Wakeup Call: His grandmother isn't a car, so there's no NHL deal

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Wakeup Call: His grandmother isn't a car, so there's no NHL deal

Here's your wakeup call -- a combination of newsworthy andor interesting tidbits -- for Tuesday, December 11:

BASEBALL
Apparently, the Red Sox really like Sandy Rosario. (CSN Bay Area)

No wonder the Tigers shifted Gene Lamont from third base to the dugout. (NBC's Hardball Talk)

The new Dodger ownership isn't just spending its money on players. (Hardball Talk)

BOXING
Mitt Romney's classic line -- "Hello, Manny. I ran for president. I lost." -- is being preserved forever in a Taiwanese animation of the Pacquiao-Marquez fight. (NBC's Off The Bench)

COLLEGE BASKETBALL
No changes at the top of the AP Top 25 poll, to Indiana's and Duke's delight. (AP)

COLLEGE FOOTBALL
He's baaaccckk! (AP)

After being rejected by its first choice, Butch Jones, Colorado named San Jose State's Mike MacIntyre as its new coach. (AP)

Even though Marcus Lattimore is still recuperating from a devastating knee injury, sources say he's planning to leave South Carolina and enter the NFL draft. (AP)

Also going pro: Ohio State defensive tackle Johnathan Hankins. (AP)

Oregon State suspends three players arrested in a bar fight over the weekend, and probably won't let any of them play in the Alamo Bowl. (AP)

With Tommy Tuberville headed for Cincinnati, Chris Thomsen will coach Texas Tech in the Meineke Car Care Bowl. (AP)

GOLF
More hardware for Rory McIlroy. (AP)

Disney's no longer a magical place for the PGA. (AP)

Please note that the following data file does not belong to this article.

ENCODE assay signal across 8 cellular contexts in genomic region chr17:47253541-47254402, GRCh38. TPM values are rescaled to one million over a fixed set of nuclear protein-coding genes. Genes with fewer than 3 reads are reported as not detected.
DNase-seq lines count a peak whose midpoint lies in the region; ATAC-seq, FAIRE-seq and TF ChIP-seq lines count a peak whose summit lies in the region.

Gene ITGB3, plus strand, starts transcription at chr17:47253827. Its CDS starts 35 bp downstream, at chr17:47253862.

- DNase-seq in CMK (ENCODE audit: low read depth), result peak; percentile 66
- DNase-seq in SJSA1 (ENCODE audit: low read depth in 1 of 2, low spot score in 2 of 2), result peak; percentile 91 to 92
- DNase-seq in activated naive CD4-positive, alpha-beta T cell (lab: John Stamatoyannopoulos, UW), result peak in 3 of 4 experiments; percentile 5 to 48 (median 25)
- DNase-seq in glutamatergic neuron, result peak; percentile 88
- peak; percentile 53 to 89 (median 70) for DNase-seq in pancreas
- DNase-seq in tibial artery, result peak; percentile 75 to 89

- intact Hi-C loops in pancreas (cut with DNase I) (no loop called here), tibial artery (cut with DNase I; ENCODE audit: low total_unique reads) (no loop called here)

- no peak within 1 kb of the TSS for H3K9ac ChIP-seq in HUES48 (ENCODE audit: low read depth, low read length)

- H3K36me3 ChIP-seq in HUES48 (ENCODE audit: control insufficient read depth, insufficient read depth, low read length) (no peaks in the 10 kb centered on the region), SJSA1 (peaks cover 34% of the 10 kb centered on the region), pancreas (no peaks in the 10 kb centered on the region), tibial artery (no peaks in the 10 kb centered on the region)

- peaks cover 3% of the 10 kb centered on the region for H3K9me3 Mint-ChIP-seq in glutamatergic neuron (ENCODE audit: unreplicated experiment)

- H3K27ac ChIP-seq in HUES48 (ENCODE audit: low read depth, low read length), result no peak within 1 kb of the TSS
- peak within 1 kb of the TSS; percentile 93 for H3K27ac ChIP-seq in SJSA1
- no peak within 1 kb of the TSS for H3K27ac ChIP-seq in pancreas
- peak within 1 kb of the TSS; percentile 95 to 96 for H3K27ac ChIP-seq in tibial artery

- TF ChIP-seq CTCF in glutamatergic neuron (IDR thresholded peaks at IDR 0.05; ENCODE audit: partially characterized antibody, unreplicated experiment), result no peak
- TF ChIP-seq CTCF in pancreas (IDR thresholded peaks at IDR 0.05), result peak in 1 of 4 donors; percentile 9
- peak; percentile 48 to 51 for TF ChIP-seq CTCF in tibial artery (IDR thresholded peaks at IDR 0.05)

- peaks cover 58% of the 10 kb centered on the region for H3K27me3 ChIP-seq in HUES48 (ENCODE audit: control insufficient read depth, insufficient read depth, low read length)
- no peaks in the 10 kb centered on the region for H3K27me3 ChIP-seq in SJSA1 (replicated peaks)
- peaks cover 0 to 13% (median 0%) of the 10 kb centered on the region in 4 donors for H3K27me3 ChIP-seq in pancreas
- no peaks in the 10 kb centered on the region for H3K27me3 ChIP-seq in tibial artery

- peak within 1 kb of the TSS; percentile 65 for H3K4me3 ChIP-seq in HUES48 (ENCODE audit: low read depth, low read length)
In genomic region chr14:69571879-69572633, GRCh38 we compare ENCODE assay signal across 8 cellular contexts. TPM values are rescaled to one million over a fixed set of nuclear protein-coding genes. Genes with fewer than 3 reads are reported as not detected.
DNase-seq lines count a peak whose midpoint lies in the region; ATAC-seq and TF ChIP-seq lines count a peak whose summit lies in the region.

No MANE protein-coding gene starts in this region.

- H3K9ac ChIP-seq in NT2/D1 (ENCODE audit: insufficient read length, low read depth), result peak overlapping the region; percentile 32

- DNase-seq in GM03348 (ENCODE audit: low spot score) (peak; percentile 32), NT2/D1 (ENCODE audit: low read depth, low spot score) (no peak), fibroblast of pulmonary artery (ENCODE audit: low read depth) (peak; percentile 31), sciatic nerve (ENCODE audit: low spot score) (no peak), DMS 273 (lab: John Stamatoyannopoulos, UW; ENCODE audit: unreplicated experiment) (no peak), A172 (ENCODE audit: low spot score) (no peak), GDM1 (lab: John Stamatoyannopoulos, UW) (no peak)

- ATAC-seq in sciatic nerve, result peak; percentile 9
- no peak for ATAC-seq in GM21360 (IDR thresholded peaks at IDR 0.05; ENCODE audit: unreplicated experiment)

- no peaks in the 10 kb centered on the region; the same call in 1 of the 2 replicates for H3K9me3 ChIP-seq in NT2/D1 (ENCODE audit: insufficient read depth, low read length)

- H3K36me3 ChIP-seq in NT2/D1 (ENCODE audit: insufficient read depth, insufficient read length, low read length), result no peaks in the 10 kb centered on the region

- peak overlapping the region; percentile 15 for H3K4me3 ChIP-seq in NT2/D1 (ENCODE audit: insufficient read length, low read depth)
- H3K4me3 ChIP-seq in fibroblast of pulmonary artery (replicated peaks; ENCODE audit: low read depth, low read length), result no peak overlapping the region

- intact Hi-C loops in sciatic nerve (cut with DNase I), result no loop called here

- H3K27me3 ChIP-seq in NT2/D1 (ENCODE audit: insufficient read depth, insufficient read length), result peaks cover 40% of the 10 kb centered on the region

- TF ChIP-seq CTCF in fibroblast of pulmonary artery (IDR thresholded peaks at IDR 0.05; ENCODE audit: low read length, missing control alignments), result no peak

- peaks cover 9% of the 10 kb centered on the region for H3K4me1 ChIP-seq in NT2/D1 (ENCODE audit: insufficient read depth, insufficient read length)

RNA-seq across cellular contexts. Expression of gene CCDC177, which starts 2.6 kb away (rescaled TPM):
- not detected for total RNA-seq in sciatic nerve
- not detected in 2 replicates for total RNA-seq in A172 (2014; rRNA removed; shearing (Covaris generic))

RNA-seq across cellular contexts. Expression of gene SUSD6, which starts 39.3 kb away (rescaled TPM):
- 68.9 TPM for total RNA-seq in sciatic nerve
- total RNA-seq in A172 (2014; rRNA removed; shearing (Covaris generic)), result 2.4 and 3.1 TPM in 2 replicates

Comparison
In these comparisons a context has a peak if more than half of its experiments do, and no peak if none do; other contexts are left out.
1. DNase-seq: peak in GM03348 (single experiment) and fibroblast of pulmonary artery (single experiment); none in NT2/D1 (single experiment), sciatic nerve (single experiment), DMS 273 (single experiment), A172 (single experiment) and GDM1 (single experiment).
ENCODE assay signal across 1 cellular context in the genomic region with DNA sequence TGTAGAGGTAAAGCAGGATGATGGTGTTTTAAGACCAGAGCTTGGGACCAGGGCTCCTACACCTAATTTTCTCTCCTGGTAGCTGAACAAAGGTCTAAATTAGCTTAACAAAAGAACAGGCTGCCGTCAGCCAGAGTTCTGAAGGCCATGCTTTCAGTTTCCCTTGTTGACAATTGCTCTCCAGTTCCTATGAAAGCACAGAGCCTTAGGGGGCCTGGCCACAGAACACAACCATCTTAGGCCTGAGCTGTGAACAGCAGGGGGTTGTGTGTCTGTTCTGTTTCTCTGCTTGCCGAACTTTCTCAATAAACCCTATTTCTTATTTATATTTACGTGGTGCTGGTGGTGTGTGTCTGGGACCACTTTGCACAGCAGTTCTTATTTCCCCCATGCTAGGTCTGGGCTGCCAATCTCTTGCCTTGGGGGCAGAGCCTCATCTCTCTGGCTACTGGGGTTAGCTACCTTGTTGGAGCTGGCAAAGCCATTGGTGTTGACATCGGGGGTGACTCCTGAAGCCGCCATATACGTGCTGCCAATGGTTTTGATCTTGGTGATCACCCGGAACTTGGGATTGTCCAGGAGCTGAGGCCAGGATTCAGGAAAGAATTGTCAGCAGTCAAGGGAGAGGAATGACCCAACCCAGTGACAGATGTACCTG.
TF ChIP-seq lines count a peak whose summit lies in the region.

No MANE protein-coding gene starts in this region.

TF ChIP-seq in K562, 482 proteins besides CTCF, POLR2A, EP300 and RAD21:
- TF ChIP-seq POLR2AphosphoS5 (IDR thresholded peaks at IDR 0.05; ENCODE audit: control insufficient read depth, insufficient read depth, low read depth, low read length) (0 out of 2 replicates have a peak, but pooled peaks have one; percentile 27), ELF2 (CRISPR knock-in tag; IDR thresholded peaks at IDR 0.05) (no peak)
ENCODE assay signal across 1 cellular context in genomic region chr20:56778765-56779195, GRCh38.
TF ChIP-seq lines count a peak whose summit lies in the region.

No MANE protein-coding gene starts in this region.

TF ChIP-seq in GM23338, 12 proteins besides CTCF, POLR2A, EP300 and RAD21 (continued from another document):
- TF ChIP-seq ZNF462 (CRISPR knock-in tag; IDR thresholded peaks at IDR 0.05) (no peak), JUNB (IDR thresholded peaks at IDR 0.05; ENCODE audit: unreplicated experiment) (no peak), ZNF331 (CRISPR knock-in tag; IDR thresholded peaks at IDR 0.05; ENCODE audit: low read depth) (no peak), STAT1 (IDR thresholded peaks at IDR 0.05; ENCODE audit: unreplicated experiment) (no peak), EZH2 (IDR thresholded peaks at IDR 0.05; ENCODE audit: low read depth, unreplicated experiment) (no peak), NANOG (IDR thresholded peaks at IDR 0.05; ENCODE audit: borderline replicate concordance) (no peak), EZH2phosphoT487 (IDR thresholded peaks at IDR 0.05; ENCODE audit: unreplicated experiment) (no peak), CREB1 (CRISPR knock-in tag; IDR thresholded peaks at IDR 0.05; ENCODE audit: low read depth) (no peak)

HOCKEY
The Blackhawks' Jamal Mayers reiterates what a lot of people have been pointing out: The NHL and NHLPA aren't that far from a deal. (CSN Chicago)

But, sniffs professional wet blanket Bill Daly, saying they're close is like saying that "if my grandmother had wheels, she would be a car". Oh. (NBC's Pro Hockey Talk)

Manny Malhotra sounds like he'd like to rev up Daly's grandmother and run down Daly, and Gary Bettman, and Jeremy Jacobs, and . . . (Pro Hockey Talk)

PRO BASKETBALL
Now that's the Jeremy Lin the Rockets hoped they were getting! (CSN Houston)

Don't worry, Sixers fans; Andrew Bynum's sure he'll play sometime this season. Just can't tell you when, is all. (CSN Philly)

Steve Nash, on the other hand, at least has an idea how long he'll be out: Two more weeks, minimum. (NBC's Pro Basketball Talk)

Amir Johnson's going to be sitting for a while, too; the NBA will decide how long. (Pro Basketball Talk)

PRO FOOTBALL
Yeah, I'd say that firing your offensive coordinator with three games to go in the season when you're 9-4 and in the race for a first-round bye is "bucking conventional wisdom". (CSN Baltimore)

It's a risky move, and John Harbaugh owns it. (CSN Baltimore)

Of course, if Ray Lewis and Terrell Suggs return this week -- as the Ravens are hoping -- then all this may soon be forgotten. (CSN Baltimore)

The official word on RGIII: A mild strain of the LCL. And, yes, the Redskins are hoping he can play Sunday. (CSN Washington)

The Cowboys are hoping the same thing for Dez Bryant, who has an injury to his left index finger, but they may not be so lucky. (AP)

But Jay Cutler? He's playing. (AP)

Not Fred Jackson; he's done for the year. (AP)